The use of mock objects is a widely employed unit testing strategy. It shields external and unnecessary factors from testing and helps developers focus on a specific function to be tested.
java.lang.reflect.Proxy, which can create dynamic proxy classes/objects according to given interfaces. But it has an inherent limitation from its use of
Proxy: it can create mock objects only for interfaces.
Mocquer is a similar mock tool, but one that extends the functionality of EasyMock to support mock object creation for classes as well as interfaces.
Introduction to Mocquer
Mocquer is based on the Dunamis project, which is used to generate dynamic delegation classes/objects for specific interfaces/classes. For convenience, it follows the class and method naming conventions of EasyMock, but uses a different approach internally.
MockControl is the main class in the Mocquer project. It is used to control the the mock object life cycle and behavior definition. There are four kinds methods in this class.
- Life Cycle Control Methods
The mock object has three states in its life cycle: preparing, working, and checking. Figure 1 shows the mock object life cycle.
Initially, the mock object is in the preparing state. The mock object's behavior can be defined in this state.
Figure 1. Mock object life cycle
replay()changes the mock object's state to the working state. All method invocations on the mock object in this state will follow the behavior defined in the preparing state. After
verify()is called, the mock object is in the checking state.
MockControlwill compare the mock object's predefined behavior and actual behavior to see whether they match. The match rule depends on which kind of
MockControlis used; this will be explained in a moment. The developer can use
replay()to reuse the predefined behavior if needed. Call
reset(), in any state, to clear the history state and change to the initial preparing state.
- Factory Methods
Mocquer provides three kinds of
Strict. The developer can choose an appropriate
MockControlin his or her test case, according to what is to be tested (the test point) and how the test will be carried out (the test strategy). The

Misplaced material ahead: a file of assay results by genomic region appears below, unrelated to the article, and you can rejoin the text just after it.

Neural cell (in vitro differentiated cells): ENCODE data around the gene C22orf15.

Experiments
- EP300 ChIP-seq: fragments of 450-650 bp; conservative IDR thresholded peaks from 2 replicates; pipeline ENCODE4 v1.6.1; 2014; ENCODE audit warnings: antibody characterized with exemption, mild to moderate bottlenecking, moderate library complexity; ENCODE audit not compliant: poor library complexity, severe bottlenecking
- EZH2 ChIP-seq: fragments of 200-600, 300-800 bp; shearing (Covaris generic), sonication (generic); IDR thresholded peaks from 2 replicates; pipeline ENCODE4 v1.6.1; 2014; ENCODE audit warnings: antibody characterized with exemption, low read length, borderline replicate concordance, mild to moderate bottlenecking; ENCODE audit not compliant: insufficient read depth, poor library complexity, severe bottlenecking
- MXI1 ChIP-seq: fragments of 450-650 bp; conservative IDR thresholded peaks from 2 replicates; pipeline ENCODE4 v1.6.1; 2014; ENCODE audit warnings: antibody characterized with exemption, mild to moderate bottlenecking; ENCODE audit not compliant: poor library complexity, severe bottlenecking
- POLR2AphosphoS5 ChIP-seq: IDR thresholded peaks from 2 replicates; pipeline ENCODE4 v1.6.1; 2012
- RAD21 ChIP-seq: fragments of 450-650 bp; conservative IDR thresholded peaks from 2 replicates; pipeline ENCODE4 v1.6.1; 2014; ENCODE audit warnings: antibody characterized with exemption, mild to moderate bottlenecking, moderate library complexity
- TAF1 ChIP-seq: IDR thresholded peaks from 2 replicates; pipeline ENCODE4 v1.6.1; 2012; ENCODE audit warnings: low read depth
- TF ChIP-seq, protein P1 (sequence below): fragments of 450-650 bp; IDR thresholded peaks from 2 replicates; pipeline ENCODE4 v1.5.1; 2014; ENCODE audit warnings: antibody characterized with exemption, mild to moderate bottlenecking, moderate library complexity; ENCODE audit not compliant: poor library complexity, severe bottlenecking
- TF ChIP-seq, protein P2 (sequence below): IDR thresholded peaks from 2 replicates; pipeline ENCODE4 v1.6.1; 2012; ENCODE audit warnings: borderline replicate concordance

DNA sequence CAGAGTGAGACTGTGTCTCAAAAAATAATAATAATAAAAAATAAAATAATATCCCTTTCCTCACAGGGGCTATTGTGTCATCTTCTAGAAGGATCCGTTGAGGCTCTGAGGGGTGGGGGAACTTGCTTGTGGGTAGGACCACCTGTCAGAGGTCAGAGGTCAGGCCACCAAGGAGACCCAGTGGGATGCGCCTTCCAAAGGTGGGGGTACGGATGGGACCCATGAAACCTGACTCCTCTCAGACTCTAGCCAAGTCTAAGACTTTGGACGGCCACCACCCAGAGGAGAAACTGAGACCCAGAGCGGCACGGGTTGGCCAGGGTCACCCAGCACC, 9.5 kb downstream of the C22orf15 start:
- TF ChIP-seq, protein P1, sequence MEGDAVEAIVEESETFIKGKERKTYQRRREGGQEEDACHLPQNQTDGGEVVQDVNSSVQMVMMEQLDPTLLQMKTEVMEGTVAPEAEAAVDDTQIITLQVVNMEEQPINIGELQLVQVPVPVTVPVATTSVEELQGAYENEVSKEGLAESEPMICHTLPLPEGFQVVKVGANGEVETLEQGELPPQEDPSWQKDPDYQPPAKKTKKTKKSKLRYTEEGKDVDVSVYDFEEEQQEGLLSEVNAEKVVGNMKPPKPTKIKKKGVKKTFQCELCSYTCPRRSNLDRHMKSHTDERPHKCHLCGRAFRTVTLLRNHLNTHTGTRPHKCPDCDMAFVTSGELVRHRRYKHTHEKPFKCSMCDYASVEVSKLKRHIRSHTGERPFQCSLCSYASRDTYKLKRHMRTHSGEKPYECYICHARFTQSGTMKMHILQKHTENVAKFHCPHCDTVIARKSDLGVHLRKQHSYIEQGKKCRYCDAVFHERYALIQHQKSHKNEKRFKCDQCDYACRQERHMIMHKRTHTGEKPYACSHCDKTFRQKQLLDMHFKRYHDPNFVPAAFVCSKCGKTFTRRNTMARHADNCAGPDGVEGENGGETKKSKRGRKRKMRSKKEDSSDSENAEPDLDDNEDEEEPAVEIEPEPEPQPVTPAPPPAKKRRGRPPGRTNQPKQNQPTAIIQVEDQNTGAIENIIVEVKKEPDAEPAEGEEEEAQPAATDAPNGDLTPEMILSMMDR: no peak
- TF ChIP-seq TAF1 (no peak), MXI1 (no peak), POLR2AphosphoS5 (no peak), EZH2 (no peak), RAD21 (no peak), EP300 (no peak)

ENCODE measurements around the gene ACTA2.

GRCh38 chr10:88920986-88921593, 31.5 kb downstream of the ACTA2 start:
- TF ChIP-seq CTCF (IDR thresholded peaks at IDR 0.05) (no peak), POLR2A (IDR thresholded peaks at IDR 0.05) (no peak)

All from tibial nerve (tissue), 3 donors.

MockControlis the loosest. It does not care about the order of method invocation on the mock object, or about unexpected method invocations, which just return a default value (that depends on the method's return value). The
MockControlis stricter than the
MockControl, as an unexpected method invocation on the mock object will lead to an
MockControlis, naturally, the strictest. If the order of method invocation on the mock object in the working state is different than that in the preparing state, an
AssertionFailedErrorwill be thrown. The table below shows the differences between these three kinds of
Unexpected Order Doesn't care Doesn't care
Unexpected Method Default value
There are two versions for each factory method.
If the class to be mocked is an interface or it has a public/protected default constructor, the first version is enough. Otherwise, the second version factory method is used to specify the signature and provide arguments to the desired constructor. For example, assuming
ClassWithNoDefaultConstructoris a class without a default constructor:
MockControlcan be obtained through:
- Mock object getter method
MockControlcontains a reference to the generated mock object. The developer can use this method to get the mock object and cast it to the real type.
- Behavior definition methods
MockControlallows the developer to define the mock object's behavior per each method invocation on it. When in the preparing state, the developer can call one of the mock object's methods first to specify which method invocation's behavior is to be defined. Then, the developer can use one of the behavior definition methods to specify the behavior. For example, take the following